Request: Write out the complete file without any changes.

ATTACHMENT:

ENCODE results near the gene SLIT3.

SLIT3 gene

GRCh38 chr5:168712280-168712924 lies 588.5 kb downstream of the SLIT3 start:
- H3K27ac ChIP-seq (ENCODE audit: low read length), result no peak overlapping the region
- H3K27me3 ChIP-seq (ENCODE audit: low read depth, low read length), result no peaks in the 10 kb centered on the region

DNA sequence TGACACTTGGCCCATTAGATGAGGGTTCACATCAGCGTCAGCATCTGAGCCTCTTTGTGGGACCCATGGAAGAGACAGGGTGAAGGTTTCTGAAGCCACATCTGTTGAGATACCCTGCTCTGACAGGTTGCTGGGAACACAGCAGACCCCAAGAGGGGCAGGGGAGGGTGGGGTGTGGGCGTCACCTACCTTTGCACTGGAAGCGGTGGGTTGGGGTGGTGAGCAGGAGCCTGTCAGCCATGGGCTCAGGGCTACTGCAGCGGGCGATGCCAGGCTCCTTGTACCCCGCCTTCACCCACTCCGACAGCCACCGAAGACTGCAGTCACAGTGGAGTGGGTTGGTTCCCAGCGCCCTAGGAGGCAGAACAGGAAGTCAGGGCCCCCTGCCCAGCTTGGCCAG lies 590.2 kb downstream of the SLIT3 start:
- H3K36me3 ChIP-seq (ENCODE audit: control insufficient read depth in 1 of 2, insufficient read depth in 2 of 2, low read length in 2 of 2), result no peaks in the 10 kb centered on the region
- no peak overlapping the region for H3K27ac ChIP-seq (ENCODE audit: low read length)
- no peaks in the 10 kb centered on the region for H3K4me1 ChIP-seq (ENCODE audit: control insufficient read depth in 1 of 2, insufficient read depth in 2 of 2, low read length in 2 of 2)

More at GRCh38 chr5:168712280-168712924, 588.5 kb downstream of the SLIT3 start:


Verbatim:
ENCODE results near the gene SLIT3.

SLIT3 gene

GRCh38 chr5:168712280-168712924 lies 588.5 kb downstream of the SLIT3 start:
- H3K27ac ChIP-seq (ENCODE audit: low read length), result no peak overlapping the region
- H3K27me3 ChIP-seq (ENCODE audit: low read depth, low read length), result no peaks in the 10 kb centered on the region

DNA sequence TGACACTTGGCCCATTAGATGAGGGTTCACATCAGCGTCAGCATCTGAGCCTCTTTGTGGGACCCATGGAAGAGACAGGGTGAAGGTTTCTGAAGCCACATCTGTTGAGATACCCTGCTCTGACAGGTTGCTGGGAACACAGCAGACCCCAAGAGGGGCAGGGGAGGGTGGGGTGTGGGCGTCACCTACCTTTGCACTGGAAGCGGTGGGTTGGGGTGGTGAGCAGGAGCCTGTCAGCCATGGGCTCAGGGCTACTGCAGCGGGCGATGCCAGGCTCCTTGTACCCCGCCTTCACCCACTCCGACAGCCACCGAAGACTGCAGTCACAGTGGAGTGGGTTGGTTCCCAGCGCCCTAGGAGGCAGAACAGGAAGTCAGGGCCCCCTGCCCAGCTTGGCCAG lies 590.2 kb downstream of the SLIT3 start:
- H3K36me3 ChIP-seq (ENCODE audit: control insufficient read depth in 1 of 2, insufficient read depth in 2 of 2, low read length in 2 of 2), result no peaks in the 10 kb centered on the region
- no peak overlapping the region for H3K27ac ChIP-seq (ENCODE audit: low read length)
- no peaks in the 10 kb centered on the region for H3K4me1 ChIP-seq (ENCODE audit: control insufficient read depth in 1 of 2, insufficient read depth in 2 of 2, low read length in 2 of 2)

More at GRCh38 chr5:168712280-168712924, 588.5 kb downstream of the SLIT3 start: